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Hogan v. SPAR Group, Inc.

United States Court of Appeals, First Circuit

January 25, 2019

PARADISE HOGAN, on behalf of himself and all others similarly situated, Plaintiff, Appellee,
v.
SPAR GROUP, INC., Defendant, Appellant, SPAR BUSINESS SERVICES, INC., Defendant.

          APPEAL FROM THE UNITED STATES DISTRICT COURT FOR THE DISTRICT OF MASSACHUSETTS [Hon. Leo T. Sorokin, U.S. District Judge]

          James M. Nicholas, with whom Jillian M. Collins and Foley & Lardner LLP were on brief, for appellant.

          Brook S. Lane, with whom Hillary Schwab and Fair Work, P.C. were on brief, for appellee.

          Before Torruella, Kayatta, and Barron, Circuit Judges.

          TORRUELLA, Circuit Judge

         SPAR Group, Inc. ("SPAR") appeals from the district court's denial of its motion to compel arbitration. SPAR, a retail services provider, obtains most of its personnel from a staffing company named SPAR Business Services, Inc. ("SBS"). SBS engaged plaintiff-appellee Paradise Hogan ("Hogan") as an independent contractor and assigned him to perform services for SPAR. Hogan and SBS entered into an "Independent Contractor Master Agreement" to which SPAR was not a party. Subsequently, Hogan sued SBS and SPAR, and both sought to compel arbitration invoking an arbitration clause in the Independent Contractor Master Agreement. The district court compelled arbitration as to Hogan's claims against SBS, but found that SPAR had no legal basis to compel Hogan to arbitration.

         SPAR appealed, pressing two alternate theories for why it can compel Hogan to arbitrate despite not being a party to the agreement containing the arbitration clause. A review of the facts here mandates the conclusion that "the obvious bar to arbitrability is the abecedarian tenet that a party cannot be forced to arbitrate if it has not agreed to do so." InterGen N.V. v. Grina, 344 F.3d 134, 137 (1st Cir. 2003). We affirm.

         I. Background

         Because SPAR's request "to compel arbitration was made in connection with a motion to dismiss or stay, we draw the relevant facts from the operative complaint and the documents submitted to the district court in support of the motion to compel arbitration." Cullinane v. Uber Techs., Inc., 893 F.3d 53, 55 (1st Cir. 2018).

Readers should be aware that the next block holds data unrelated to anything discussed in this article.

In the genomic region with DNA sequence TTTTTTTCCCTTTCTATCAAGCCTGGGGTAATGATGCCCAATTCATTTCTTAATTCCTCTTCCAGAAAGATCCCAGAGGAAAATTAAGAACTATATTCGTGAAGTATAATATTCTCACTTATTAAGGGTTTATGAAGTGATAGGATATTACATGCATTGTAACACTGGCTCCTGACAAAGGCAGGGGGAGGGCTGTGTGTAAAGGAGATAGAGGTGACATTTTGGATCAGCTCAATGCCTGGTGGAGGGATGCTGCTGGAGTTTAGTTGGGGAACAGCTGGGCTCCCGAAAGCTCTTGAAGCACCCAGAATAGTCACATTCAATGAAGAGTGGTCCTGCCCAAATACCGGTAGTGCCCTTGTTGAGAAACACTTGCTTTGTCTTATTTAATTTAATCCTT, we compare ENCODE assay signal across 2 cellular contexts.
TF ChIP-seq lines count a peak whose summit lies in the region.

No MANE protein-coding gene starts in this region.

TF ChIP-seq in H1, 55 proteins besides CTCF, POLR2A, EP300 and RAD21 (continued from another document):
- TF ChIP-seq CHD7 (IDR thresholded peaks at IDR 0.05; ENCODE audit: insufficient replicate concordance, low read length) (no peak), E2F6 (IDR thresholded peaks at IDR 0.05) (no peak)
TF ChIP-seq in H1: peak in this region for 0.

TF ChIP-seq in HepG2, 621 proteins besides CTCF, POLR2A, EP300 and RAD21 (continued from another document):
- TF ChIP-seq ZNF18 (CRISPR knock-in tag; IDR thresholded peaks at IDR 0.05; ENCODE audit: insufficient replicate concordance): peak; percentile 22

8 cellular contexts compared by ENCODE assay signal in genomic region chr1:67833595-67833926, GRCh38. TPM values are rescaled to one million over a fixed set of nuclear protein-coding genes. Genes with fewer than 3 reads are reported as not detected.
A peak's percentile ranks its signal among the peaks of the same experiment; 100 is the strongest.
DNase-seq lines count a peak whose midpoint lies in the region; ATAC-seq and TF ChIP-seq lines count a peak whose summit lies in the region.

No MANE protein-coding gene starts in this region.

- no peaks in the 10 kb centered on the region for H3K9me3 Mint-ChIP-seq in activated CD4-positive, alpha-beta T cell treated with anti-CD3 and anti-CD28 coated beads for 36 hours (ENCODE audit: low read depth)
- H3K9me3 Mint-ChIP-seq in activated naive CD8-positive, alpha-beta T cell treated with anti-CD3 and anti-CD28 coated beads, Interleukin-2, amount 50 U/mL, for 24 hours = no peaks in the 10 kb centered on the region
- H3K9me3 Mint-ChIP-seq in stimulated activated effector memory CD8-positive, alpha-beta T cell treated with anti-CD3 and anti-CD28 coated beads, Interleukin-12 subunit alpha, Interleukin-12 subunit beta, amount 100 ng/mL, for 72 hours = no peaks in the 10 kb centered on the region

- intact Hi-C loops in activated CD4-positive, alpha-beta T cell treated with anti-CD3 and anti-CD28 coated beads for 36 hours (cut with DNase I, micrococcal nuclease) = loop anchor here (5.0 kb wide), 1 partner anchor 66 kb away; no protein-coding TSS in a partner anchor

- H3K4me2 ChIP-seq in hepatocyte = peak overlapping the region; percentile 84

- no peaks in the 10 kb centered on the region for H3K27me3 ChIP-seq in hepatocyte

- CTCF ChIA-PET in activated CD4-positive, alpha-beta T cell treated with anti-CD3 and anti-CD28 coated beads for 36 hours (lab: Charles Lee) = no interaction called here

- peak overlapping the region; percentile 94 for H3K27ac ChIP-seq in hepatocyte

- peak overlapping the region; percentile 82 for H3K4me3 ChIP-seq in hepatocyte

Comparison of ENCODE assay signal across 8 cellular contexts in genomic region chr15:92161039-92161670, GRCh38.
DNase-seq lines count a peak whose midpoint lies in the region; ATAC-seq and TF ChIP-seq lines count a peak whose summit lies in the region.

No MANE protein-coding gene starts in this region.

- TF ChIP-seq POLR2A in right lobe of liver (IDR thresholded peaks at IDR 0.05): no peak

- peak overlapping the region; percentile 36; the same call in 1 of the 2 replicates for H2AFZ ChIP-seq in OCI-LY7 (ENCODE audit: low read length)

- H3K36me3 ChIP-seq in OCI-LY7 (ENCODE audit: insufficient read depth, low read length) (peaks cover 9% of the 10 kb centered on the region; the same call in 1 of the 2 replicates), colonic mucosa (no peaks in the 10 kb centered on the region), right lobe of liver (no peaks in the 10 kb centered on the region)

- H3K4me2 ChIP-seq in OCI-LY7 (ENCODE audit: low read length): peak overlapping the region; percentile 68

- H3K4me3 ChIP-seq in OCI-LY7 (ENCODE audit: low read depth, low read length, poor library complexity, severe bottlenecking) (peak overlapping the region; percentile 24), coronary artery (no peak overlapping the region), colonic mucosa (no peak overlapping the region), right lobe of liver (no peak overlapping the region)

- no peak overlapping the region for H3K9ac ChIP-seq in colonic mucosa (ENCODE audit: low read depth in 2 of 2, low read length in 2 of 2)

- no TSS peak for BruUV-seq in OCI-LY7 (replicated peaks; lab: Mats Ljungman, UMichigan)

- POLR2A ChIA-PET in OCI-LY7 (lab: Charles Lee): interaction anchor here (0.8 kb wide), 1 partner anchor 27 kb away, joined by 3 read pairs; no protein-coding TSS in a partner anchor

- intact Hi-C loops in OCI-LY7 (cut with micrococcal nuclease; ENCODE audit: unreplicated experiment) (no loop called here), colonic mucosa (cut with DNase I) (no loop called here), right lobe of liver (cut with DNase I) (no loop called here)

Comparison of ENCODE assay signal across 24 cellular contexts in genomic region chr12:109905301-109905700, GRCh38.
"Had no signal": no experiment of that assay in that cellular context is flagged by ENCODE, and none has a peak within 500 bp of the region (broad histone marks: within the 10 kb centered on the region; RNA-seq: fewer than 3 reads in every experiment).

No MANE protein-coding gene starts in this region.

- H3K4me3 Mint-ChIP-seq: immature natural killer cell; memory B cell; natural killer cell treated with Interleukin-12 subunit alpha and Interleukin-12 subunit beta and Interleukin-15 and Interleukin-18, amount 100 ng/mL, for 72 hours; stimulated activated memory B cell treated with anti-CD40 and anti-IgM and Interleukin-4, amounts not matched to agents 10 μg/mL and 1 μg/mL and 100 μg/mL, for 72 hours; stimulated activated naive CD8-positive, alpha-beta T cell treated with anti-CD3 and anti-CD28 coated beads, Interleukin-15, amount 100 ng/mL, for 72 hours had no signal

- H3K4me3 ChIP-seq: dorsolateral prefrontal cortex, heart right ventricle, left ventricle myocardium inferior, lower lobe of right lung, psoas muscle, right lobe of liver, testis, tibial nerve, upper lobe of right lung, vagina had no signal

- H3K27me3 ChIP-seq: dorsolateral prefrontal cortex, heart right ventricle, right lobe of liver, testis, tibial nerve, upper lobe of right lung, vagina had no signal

A. Factual Background

         SBS is a staffing company that provides personnel to various retail services providers, including SPAR. SPAR executes field merchandising, auditing, and assembly services for retailers through personnel referred to as "Field Specialists," substantially all of whom are supplied by SBS. SBS is "affiliate[d]" to SPAR "but is not a subsidiary of or controlled by SPAR."[1] SBS classifies the Field Specialists it provides to SPAR as independent contractors.

         Paradise Hogan entered into an "Independent Contractor Master Agreement" (the "Master Agreement") with SBS, which SBS requires all Field Specialists to sign.[2] Paragraph twenty of the Master Agreement requires its parties to resolve disputes through arbitration:

Any dispute between the Parties relating to this Master Agreement or otherwise arising out of their relationship under its terms, including but not limited to any disputes over rights provided by federal, state, or local statutes, regulations, ordinances, and/or common law, shall be determined by arbitration. . . . The Parties acknowledge the Master Agreement evidences a transaction involving interstate commerce, and the arbitration shall be governed by the United States Federal Arbitration Act (9 U.S.C., Sections 1-16) ("FAA").

Paragraph twenty of the Master Agreement also states that "[t]he Parties agree that any claim shall be brought solely in the individual capacity of SBS or the Independent Contractor, and not as a representative of any other persons or any class." SPAR is not a party to the Master Agreement.

         In or about May 2015, SBS assigned Hogan to perform Field Specialist duties for SPAR. Neither SBS nor SPAR reimbursed Hogan or other Field Specialists for costs or expenses incurred in the performance of their assignments. While SBS required Hogan and other Field Specialists to acquire general liability and workers' compensation insurance, neither SBS nor SPAR paid for or contributed to these expenses. Hogan's regular hourly rate for performing services as a Field Specialist was minimum wage.

          B. Procedural Background

         On January 6, 2017, Hogan filed a putative class action complaint against both SBS and SPAR essentially alleging that they misclassified him and other Field Specialists as independent contractors rather than employees, such that they avoid paying mandated expenses and cause them to earn less than minimum wage. Hogan asserted various causes of action, including breach of contract, unjust enrichment, and violations to the Fair Labor Standards Act and Massachusetts wage and hour statutes.

         On May 2, 2017, after SBS and SPAR moved to compel arbitration or dismiss for failure to state a claim, Hogan requested to amend the complaint to "narrow the scope of his claims." The district court allowed Hogan's request and denied as moot defendants' motion to compel arbitration. On May 17, 2017, Hogan filed "Plaintiff's First Amended Class Action Complaint and Demand for Jury Trial" (the "Amended Complaint"), abandoning all but his claims pursuant to the Massachusetts Wage Act, Mass. Gen. Laws ch. ...


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